What to do in the meantime before meds

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    • #110843

      I have a 16 year old daughter who is on the brink of a diagnosis of ADHD inattentive type. We have been on a very long very difficult road to get this far, with school jumping up and down every step of the way telling me to get a diagnosis for Autism. The more I research Adhd the more I’m thinking this is it. I suffer from symptoms as does my husband. My 13 year old son is likely to have inattentive, my nephew (sister’s son) has combination type and I am very sure both my father and father in law had Adhd. So this runs in the family whereas Autism does not. I did the questionnaire last time I was seeing the psychologist and with my answers I gave her 9 out of 9 for inattentive.

      The school has her doing an INSTEP program which allows her to do certificate 2 and 3 training in order to gain her high school qualification and to go a different pathway through to university. She is a bright girl who wants to study animation and digital media but they have her doing a course which is “the easiest way to get her WACE certificate” and it just doesn’t float her boat. What makes it worse is that she is at boarding school so there is not homework at home with me, its all done at school. My daughter has been offered tutoring but has turned it down flat, thinking that she doesn’t need it because she can understand the work but really she could just check in with the tutor to discuss what she has to do and then plan and prioritise the workload so that she doesn’t fall behind.

      Yesterday I received an email from her very concerned INSTEP teacher, telling me that my daughter refused to work and was watching videos on the computer throughout the session. She was supposed to be studying for a test today. I get that this course is not her choice but she can do something that is once she has finished.

      We cannot see the referring paediatrician until the 25th of this month. I believe she needs to be on medication and the psychologist believes that should the meds work then she would have ADHD. I’m praying it does, that we hit the nail on the head first time and she can actually be able to turn this dilemma around into triumph.

      Would anyone have any suggestions as to what strategies we could use in order to help her in the meantime? Its this distraction thing and the focussing is worse than ever. She’s tired of the knockbacks and the school telling her that she can’t do this that and the other thing but to fail a course that she isn’t interested in will only set her back further.

      Thanks in advance

    • #110850

      Hey there, inattentive-type girl here. I had plenty of issues in high school and was long suspected of having autism (and depression/anxiety), and even thought so myself. It never really fit – I was introverted, so I just didn’t like socializing and therefore didn’t care enough to learn how to do it well, so it wasn’t an issue of fundamentally not understanding. So different causes, but superficially similar presentations.

      As for issues with school, I’m not sure what INSTEP is – Google tells me it’s a special ed program, a tech enrichement program, a dance studio, etc. Is it some sort of alternative course of study? Anyhow, one issue I had at my private high school was that because no one could identify the ADHD, I was pegged as possibly autistic/having a learning disability/not actually being smart enough for this school, so I got thrown into mandatory study hall with all the dumb legacy brats. I SEETHED. I knew I was smarter than them. I resented being there and it made me want to blow everything off out of spite. Could that be why your daughter is flagrantly boycotting work in that one class?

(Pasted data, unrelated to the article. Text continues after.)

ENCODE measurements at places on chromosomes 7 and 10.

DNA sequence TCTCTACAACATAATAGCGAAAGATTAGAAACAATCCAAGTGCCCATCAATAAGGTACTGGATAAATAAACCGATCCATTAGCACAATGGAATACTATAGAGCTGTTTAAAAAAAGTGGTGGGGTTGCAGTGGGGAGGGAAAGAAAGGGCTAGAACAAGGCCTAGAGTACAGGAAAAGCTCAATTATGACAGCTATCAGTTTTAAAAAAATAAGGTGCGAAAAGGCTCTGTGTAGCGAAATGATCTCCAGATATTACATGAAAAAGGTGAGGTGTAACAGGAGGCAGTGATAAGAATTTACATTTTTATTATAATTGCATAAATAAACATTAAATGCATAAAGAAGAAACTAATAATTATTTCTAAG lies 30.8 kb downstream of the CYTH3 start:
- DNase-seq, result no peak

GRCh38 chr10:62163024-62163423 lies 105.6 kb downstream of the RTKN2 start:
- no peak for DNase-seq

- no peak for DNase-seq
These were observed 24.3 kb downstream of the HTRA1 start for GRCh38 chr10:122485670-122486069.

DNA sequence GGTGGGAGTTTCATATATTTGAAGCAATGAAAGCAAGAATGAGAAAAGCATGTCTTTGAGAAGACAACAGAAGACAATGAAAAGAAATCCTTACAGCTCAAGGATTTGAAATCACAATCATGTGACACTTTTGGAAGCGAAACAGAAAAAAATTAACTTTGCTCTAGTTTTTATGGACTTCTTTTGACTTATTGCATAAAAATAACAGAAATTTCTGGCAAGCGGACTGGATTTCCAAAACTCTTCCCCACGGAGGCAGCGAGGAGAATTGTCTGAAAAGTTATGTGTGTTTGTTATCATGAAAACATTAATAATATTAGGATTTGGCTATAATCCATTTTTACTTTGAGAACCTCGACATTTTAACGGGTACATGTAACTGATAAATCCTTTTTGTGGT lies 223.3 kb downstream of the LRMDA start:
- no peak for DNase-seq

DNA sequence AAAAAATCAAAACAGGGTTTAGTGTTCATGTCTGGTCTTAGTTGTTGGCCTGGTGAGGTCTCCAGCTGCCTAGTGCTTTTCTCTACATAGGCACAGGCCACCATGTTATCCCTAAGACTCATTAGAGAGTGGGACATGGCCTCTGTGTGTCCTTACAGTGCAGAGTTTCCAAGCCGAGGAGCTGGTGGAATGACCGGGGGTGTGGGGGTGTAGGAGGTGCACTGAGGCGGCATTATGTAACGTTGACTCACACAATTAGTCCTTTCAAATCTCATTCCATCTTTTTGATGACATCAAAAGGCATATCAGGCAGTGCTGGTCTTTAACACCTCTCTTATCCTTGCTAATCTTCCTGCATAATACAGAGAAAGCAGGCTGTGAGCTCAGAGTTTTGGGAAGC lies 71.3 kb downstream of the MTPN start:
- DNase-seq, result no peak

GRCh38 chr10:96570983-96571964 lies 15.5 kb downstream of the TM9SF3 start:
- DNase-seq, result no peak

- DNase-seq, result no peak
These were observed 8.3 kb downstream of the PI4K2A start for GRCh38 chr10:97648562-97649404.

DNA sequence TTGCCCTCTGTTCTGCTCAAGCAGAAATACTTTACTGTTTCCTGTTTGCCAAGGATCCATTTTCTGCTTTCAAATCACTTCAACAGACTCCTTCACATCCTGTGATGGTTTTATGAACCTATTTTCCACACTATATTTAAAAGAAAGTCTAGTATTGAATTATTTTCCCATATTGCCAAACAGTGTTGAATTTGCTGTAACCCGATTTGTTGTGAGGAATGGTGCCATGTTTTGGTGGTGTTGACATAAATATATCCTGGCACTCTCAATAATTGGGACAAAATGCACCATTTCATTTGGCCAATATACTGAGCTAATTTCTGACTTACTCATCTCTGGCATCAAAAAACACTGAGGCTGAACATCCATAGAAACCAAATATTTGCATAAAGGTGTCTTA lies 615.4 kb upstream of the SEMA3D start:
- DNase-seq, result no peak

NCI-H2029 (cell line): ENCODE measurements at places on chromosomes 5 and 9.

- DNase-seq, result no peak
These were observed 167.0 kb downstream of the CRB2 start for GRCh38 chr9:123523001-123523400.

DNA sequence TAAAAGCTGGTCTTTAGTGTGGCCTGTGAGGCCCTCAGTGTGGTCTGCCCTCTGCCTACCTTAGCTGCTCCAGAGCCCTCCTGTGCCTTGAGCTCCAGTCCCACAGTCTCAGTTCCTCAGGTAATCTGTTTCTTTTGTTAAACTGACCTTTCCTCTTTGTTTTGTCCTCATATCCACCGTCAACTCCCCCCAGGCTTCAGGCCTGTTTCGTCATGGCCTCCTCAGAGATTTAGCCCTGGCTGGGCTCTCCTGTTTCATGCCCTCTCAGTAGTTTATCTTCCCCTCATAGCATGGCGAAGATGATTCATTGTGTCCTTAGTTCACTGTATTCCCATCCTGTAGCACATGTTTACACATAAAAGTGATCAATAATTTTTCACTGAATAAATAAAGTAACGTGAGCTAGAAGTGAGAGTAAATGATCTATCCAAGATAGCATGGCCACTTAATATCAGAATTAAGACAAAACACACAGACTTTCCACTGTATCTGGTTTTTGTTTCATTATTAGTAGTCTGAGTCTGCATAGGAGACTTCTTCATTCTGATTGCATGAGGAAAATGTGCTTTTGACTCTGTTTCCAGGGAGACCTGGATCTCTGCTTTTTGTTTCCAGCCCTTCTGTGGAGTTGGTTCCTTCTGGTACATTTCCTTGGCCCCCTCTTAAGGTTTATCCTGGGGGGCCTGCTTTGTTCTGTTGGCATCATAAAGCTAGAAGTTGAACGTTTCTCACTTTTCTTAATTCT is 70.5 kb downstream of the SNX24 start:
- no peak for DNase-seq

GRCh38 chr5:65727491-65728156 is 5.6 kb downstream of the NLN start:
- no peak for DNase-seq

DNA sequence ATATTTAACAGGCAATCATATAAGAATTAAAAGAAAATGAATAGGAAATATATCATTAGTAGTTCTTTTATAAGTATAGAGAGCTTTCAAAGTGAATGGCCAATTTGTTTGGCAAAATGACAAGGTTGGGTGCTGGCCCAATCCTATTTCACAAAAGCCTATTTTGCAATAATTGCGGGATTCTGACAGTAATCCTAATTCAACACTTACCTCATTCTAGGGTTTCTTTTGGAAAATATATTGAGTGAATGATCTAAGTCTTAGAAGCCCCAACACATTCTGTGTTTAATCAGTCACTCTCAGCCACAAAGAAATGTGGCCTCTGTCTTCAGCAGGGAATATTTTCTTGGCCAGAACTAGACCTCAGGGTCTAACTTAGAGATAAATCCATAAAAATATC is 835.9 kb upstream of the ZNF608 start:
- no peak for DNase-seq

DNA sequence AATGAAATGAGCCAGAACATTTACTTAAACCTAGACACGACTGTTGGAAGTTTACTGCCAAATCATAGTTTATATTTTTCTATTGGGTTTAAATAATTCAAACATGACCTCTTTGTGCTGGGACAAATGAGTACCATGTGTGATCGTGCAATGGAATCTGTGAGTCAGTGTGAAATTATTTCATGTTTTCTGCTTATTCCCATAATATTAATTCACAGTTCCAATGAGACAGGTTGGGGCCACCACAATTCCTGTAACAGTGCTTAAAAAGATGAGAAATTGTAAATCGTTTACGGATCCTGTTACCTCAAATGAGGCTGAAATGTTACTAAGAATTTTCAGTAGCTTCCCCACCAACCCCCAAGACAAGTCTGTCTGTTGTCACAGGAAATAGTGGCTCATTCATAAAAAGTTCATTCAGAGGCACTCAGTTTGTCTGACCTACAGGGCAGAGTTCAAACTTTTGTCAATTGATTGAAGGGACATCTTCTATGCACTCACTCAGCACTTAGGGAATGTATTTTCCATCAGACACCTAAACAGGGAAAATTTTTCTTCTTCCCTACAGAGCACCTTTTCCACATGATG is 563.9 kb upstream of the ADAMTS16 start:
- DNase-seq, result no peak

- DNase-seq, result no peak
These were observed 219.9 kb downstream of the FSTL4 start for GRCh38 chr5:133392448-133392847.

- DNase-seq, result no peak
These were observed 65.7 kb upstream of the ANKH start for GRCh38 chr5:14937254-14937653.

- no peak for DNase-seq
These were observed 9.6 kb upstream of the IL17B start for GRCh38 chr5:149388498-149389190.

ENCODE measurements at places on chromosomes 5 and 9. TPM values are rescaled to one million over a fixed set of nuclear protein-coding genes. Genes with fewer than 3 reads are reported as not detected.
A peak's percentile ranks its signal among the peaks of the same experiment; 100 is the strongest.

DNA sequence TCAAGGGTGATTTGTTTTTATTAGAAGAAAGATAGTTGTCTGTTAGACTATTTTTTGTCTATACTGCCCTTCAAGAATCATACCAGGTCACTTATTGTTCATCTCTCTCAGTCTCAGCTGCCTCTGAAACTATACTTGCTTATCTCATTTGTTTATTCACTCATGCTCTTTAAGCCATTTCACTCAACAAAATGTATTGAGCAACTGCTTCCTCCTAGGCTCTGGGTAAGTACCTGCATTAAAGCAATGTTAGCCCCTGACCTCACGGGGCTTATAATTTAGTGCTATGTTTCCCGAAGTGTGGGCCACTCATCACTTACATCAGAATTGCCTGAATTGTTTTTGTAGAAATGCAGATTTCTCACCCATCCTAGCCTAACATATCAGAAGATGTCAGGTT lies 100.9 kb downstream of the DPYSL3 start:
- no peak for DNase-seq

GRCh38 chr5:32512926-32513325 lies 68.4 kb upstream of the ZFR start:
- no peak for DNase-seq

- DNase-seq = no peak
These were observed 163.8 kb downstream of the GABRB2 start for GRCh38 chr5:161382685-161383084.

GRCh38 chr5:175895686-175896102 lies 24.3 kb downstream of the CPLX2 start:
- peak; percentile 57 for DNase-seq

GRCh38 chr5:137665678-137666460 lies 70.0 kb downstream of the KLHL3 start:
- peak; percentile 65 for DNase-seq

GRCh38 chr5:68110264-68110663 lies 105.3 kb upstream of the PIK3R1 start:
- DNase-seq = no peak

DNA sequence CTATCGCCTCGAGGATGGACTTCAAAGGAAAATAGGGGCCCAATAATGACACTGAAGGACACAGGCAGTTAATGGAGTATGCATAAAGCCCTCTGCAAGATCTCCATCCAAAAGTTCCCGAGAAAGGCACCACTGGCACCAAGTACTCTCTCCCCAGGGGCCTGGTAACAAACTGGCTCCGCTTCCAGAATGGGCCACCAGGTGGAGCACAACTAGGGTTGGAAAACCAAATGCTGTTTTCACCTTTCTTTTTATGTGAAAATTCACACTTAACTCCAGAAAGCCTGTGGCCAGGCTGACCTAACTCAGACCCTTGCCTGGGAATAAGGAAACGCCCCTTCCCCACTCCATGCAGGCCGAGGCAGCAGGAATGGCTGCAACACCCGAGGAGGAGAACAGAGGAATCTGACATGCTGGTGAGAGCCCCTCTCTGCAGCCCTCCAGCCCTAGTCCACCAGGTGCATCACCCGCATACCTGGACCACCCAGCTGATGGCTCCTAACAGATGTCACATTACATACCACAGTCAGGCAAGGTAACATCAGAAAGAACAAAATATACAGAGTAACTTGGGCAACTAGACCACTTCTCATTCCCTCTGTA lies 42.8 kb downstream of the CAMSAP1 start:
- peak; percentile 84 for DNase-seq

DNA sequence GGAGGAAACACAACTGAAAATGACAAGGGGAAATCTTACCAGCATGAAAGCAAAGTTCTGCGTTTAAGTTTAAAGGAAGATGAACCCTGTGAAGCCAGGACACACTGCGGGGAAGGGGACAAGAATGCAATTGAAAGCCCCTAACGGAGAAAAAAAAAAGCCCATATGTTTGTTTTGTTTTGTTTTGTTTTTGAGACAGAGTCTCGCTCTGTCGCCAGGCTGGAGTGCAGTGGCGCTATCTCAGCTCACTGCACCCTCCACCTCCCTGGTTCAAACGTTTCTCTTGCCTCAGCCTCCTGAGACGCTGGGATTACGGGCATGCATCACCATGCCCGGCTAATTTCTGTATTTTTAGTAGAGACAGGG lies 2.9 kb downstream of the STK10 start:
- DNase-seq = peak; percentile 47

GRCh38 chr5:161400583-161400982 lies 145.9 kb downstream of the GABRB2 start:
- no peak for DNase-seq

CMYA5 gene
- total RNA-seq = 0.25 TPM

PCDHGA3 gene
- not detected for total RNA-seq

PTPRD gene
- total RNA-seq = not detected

Most of my problems were inattention and having severely underdeveloped study skills. I had a breakthrough with my chemistry teacher. I flunked a test and he had me come to office hours – he was worried that I wasn’t grasping the material, but the real problem was that I couldn’t study to save my life. We did some more one-on-one stuff and he gave me some extra time on the tests and I started getting A’s.

      I know your daughter has turned down tutors, but one-on-one tutoring is really, really helpful for ADHD kids because there’s nowhere for you to drift off to and you’re being constantly directly engaged by the tutor. If the school is trying to throw a tutor at her, by god, take advantage! It will be even more helpful once she gets meds, which will help with absorbing and retaining some better study and coping skills. You’ll probably have to coax her into this, but as someone who’s been there, it’s really helpful, even if it was an affront to my pride at the time.

      Also, does the school have a gym or offer individual sports? Some non-team thing like track, swimming, or fencing would be a good outlet. Exercise really helps ADHD people focus.

    • #110857

      Hi Fluttermind, Thanks so much for your answer. INSTEP is a program that is run in schools for those kids who don’t (or in my daughter’s situation are not allowed to) want to do ATAR which is basically university entrance examinations. INSTEP allows the kids to go into a college (not uni) situation and gain certificate level qualifications in order for them to go on to further study. It is an alternate route into university and often deemed for the non academic type kids. It’s often the case that you’re considered smart and there is always this “but” added in to justify reasons why they are not with the “smart kids”. There are other type programs such as VET that young adults can do in order to make their way successfully into tertiary education.

      My daughter attends a private high school and from the get go they flagged her as having Autism “oh she’d be right on the tip” they said and they would add the word weird and my daughter’s name in the one sentence, make derogatory comments such as “Look at that engagement” when she was playing with her little sister and “We don’t care about the label we just care about the funding” which really got my heckles up. Even the woman doing the educational assessment took me aside to discuss the possibility. The year 11 and 12 psychologist at school announced she’d be putting a funding application in before the end of last term and we hadn’t had everything settled.

      No one seemed to really listen and take note, not even the paediatrician but I am thankful his colleagues are the kind who really go into this very carefully. She has had language assessments and I think both the speech therapist and psychologist picked up this American sounding accent – which if this is a trait then all Americans have Autism and that is so not true at all! Kids here in Australia seem to have a bit of a twang to their speech these days, much more evident that when I was growing up and I think it has just been so I tuned into our culture that our accents seem to be slowly changing.